For the sake of my friends, my own mental health, and indeed the sake of my soul, I have decided to stop such discussions until Lent is over. Addictions can make many forms. It seems that our whole society is addicted to discussing this man. Hardly a day goes by without an organized protest taking place somewhere either for or against him.


Rarely has anyone so polarized people as much as this man. You either love him or hate him. However, since I am not allowed to hate anyone, it is difficult for me as a Christian to engage in any political discussions without transgressing the commandment to love my neighbor. The feelings he generates in me are that strong.

Of course, this will not change after Lent. But, at least during these few weeks, I can try to do what God commands me to do: to love others as myself. This commandment is difficult at the best of times, but these are not those times.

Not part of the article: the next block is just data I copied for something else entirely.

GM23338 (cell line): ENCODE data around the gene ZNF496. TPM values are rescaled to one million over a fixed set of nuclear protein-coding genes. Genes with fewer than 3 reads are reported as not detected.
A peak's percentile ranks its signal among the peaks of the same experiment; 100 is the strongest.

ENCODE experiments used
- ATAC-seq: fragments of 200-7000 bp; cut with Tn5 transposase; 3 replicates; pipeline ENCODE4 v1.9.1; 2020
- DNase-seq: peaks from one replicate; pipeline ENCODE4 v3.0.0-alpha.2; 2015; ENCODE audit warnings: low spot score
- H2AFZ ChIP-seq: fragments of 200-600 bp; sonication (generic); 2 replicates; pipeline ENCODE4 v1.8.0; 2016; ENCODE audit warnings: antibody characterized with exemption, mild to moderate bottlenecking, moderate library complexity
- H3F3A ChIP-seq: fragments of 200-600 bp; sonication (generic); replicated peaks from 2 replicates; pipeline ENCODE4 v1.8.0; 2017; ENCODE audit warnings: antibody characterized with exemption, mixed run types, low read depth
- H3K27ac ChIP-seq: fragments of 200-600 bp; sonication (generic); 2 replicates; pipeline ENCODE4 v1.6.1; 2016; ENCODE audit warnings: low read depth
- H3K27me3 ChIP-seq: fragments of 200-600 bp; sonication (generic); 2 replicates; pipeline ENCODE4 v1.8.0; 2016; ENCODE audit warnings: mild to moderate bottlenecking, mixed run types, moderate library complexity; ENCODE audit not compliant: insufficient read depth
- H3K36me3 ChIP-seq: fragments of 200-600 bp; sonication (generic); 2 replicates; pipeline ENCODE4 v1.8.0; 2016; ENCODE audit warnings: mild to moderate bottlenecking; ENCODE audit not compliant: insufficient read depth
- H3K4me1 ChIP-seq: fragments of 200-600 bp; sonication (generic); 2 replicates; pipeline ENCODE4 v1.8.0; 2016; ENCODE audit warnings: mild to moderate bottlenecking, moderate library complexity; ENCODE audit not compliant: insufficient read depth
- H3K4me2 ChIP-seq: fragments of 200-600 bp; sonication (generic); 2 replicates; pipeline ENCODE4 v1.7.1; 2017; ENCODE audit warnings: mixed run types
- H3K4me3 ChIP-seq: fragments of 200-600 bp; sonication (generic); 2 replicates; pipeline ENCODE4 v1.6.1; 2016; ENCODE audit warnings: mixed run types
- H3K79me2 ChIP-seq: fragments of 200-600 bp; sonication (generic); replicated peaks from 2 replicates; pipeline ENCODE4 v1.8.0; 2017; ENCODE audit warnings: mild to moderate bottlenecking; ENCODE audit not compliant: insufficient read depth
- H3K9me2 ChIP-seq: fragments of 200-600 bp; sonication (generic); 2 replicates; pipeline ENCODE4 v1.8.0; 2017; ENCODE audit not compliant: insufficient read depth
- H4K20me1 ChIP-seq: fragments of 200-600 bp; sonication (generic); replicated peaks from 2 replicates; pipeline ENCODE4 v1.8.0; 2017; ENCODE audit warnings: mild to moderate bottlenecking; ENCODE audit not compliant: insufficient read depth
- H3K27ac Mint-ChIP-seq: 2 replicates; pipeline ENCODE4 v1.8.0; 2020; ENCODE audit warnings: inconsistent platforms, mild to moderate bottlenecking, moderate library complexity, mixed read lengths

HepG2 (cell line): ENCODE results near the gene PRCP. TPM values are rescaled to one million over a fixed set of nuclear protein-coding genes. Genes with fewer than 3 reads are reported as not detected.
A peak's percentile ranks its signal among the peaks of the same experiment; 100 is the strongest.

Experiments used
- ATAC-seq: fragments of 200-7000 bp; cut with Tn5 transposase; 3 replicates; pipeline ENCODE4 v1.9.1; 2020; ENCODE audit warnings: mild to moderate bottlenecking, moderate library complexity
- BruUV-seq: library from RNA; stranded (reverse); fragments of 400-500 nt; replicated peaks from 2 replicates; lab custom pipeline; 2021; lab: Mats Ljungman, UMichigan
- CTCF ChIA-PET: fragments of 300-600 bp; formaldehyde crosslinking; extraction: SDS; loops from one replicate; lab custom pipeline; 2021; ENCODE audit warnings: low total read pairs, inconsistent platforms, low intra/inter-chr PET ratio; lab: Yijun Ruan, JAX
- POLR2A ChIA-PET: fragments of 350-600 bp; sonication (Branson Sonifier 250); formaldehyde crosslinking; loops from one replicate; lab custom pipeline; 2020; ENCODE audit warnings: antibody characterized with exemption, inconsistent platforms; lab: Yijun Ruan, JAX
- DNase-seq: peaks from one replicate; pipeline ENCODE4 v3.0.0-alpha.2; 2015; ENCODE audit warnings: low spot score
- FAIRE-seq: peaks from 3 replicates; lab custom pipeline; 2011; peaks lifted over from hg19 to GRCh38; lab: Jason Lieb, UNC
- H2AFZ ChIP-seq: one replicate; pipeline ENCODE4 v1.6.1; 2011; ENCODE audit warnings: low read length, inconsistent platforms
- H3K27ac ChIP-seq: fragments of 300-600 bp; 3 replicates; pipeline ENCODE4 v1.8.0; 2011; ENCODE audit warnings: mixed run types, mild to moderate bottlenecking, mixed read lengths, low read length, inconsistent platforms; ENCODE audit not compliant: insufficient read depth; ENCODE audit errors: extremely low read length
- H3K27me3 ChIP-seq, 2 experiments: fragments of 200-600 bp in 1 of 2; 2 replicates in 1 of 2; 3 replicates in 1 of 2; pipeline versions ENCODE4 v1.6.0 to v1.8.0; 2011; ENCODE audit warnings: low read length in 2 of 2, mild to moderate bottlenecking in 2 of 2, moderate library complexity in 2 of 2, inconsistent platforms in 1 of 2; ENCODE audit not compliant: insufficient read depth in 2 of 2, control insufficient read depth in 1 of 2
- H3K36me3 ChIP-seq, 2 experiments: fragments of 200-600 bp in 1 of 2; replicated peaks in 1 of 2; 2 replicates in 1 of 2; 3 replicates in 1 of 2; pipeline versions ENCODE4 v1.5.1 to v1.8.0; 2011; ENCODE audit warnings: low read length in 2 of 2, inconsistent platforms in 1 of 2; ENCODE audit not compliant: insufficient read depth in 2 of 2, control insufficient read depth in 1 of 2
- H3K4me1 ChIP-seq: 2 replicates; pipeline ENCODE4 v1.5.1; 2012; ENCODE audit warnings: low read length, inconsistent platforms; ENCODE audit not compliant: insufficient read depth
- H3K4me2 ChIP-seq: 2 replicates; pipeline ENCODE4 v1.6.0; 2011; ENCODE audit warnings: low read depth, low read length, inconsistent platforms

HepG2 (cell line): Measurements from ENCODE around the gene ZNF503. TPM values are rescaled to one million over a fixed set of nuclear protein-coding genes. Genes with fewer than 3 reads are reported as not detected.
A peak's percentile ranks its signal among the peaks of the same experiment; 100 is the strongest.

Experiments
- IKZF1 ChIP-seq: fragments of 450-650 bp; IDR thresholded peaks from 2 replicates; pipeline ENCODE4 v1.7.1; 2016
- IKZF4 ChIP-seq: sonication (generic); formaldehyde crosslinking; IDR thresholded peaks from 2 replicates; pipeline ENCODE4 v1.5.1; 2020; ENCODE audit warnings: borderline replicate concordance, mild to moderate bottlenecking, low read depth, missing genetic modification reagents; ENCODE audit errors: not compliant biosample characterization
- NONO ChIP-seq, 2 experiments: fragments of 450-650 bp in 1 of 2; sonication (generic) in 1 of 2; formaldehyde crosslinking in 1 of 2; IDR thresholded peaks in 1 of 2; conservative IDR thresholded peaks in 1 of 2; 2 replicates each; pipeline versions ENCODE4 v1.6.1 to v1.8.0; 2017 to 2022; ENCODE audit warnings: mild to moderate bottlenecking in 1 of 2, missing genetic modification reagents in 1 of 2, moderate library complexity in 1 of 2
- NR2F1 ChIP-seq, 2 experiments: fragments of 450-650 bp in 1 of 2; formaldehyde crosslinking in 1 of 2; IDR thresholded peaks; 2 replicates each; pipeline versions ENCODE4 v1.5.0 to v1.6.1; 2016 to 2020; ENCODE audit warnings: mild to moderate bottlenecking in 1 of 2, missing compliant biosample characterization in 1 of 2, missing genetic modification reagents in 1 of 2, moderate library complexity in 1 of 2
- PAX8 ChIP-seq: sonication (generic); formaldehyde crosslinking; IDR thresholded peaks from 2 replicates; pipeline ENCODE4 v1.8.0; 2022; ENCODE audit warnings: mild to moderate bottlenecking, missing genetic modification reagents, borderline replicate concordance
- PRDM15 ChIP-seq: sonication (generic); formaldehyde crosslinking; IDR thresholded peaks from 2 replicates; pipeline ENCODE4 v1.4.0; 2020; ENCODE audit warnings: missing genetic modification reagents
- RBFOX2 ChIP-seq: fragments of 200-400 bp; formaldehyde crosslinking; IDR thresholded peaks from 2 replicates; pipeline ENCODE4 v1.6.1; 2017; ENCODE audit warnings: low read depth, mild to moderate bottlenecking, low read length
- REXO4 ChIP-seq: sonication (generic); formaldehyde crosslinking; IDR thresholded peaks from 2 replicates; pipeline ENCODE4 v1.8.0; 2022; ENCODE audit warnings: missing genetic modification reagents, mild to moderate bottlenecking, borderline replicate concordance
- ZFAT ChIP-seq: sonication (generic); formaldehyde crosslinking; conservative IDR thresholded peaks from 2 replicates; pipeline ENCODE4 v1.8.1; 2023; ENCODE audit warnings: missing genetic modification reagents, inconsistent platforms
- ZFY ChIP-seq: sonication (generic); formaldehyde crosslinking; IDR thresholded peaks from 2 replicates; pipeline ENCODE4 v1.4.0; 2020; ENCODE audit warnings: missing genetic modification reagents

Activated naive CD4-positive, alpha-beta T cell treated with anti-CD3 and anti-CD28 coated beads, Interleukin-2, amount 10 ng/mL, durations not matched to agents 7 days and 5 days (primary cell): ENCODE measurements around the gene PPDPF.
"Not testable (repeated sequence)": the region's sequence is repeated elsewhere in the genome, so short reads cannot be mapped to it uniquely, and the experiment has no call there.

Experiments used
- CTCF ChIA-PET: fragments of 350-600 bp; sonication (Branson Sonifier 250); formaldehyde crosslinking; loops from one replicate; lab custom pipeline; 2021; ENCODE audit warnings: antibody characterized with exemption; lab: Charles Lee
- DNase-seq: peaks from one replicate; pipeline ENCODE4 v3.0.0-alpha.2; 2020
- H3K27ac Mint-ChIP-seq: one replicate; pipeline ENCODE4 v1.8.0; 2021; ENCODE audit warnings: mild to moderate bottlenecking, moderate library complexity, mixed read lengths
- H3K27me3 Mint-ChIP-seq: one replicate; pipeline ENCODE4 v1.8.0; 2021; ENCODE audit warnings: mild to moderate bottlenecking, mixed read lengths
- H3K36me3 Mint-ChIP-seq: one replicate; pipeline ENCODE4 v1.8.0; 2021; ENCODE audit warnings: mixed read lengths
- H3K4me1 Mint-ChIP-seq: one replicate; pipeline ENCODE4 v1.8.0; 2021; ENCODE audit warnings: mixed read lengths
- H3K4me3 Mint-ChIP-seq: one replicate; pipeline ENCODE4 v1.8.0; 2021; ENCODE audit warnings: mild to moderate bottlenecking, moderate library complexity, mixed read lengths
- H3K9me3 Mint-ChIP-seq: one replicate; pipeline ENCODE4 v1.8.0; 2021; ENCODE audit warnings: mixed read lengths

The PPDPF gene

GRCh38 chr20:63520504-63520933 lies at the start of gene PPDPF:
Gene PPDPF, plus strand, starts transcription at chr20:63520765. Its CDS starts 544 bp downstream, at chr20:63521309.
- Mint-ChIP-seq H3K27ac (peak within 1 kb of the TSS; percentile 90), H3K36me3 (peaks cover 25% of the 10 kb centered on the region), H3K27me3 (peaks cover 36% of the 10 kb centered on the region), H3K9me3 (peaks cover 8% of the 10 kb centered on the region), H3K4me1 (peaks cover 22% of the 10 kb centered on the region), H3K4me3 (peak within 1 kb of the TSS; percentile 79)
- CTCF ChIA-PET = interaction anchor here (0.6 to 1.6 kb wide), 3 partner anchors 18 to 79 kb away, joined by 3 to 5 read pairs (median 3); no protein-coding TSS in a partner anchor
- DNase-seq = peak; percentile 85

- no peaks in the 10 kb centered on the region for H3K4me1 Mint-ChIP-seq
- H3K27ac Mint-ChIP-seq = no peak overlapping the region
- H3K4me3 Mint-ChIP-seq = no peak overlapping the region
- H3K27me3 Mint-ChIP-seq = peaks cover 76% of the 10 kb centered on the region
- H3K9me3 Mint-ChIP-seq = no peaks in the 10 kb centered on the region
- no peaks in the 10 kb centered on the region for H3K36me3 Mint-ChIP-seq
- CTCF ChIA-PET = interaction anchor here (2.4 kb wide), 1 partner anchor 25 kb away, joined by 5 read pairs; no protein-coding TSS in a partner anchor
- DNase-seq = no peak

So, what can I do? My decision stems from my faith obligation to love even those who are largely unlovable. Even if I do keep my resolution during Lent as much as I can, this does not eliminate the problem I will face afterwards. It remains just as the obsessions or whatever we resolve to give up for Lent do.

Nevertheless, the attempt to control our obsessions is spiritually enriching. It may never stop them entirely, but it does strengthen our resolve to do more in the future. It signifies this as well to ourselves and to others.That is why we should not be afraid to mention our resolutions to those around us.